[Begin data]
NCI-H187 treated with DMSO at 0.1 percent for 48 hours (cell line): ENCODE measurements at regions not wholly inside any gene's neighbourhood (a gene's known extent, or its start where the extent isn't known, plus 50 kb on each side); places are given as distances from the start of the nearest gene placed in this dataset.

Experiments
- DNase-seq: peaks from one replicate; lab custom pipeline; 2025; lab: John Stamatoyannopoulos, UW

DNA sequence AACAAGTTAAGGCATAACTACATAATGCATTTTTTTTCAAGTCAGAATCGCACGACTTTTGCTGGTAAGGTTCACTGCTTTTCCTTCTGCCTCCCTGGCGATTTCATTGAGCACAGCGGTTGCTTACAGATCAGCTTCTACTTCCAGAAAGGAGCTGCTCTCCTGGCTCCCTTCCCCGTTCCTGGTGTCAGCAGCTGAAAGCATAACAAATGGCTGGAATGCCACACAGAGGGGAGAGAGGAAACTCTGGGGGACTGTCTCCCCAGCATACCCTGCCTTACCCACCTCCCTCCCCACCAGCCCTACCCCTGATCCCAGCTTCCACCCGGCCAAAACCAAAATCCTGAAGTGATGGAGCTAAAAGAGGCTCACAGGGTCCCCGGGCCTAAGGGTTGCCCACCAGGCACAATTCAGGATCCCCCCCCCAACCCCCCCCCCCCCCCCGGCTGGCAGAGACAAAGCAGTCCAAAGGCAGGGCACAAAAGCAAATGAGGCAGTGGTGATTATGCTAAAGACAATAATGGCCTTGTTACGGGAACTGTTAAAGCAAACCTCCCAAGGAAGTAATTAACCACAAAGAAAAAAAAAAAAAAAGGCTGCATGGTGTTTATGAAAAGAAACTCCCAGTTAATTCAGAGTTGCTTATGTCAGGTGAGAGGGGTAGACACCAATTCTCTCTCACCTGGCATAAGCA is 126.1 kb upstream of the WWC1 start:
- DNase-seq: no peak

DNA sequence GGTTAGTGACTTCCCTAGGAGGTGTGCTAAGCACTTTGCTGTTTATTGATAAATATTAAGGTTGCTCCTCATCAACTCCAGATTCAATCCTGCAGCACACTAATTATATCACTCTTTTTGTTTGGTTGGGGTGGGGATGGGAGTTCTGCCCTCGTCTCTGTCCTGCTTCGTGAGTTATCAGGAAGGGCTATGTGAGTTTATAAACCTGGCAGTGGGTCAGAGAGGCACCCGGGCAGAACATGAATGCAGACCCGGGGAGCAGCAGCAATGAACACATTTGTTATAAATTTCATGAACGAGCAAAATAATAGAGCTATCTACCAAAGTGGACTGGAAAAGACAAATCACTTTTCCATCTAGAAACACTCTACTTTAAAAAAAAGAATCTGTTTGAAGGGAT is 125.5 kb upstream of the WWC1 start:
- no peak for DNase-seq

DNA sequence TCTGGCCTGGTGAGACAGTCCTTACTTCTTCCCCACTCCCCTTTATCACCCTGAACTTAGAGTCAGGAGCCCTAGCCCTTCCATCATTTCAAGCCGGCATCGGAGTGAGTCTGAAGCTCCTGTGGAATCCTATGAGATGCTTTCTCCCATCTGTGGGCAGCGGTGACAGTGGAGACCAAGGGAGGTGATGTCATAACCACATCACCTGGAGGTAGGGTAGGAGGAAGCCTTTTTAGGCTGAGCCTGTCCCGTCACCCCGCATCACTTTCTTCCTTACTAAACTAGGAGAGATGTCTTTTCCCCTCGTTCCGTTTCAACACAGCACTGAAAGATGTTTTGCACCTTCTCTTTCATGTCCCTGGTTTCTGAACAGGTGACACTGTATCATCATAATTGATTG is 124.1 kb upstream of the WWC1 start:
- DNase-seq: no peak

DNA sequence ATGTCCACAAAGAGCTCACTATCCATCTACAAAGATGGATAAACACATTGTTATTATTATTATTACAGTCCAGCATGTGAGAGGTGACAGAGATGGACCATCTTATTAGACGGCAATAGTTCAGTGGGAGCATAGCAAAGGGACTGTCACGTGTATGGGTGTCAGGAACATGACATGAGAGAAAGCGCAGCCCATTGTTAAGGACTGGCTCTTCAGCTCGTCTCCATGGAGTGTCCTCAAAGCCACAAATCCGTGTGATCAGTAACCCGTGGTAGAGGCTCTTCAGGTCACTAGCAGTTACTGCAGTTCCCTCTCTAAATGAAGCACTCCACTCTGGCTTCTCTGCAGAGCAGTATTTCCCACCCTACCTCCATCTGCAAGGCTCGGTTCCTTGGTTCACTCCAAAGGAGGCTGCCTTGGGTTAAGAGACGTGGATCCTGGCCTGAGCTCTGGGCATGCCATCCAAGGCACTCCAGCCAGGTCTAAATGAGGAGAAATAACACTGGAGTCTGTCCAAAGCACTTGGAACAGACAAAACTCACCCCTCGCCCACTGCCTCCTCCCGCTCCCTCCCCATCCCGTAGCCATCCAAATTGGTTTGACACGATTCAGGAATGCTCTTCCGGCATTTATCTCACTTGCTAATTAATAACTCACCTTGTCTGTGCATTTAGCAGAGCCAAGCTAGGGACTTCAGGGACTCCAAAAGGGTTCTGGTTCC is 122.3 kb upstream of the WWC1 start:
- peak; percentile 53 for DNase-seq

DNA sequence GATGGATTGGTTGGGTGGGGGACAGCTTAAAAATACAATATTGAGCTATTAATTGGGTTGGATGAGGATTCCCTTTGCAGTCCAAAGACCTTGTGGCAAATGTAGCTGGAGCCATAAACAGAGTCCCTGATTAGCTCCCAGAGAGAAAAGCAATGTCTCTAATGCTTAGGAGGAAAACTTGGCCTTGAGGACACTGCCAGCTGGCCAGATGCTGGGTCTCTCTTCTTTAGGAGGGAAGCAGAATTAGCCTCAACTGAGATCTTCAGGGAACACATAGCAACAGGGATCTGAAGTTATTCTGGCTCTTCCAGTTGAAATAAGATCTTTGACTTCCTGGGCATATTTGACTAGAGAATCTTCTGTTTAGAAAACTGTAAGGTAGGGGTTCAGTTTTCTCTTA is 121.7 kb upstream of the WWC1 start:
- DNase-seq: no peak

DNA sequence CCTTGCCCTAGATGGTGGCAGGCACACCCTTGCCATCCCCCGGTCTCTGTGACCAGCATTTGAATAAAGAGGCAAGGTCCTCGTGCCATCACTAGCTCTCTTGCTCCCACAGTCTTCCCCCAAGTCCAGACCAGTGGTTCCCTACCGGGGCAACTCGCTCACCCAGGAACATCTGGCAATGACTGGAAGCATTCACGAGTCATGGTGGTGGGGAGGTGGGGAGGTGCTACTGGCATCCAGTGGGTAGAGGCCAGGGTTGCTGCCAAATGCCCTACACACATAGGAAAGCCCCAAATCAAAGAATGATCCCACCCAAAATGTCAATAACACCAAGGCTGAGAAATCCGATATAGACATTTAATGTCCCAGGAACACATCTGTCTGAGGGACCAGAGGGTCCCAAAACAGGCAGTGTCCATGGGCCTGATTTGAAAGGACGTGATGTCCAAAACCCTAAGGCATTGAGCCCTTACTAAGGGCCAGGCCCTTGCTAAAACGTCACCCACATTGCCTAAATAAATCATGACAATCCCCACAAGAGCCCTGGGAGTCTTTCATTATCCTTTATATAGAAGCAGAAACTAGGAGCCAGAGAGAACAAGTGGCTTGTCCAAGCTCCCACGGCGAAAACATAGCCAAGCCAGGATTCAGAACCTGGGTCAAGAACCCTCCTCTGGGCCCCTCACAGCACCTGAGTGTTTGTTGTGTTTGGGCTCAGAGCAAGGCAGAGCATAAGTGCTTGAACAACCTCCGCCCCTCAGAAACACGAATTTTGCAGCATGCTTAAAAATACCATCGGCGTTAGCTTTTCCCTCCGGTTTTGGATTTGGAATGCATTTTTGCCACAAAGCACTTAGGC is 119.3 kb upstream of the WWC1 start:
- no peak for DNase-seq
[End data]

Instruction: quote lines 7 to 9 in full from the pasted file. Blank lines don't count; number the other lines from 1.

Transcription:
- no peak for DNase-seq

DNA sequence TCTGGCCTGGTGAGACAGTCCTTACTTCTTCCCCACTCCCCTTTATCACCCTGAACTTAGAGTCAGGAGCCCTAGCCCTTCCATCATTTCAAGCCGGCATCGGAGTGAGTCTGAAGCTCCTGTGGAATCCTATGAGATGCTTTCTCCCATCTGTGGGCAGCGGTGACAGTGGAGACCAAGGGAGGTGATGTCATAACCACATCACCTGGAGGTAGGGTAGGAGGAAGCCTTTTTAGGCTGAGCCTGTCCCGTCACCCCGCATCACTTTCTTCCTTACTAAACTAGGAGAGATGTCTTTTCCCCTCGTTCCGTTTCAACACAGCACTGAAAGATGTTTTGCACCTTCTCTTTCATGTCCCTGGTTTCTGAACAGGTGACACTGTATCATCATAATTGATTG is 124.1 kb upstream of the WWC1 start:
- DNase-seq: no peak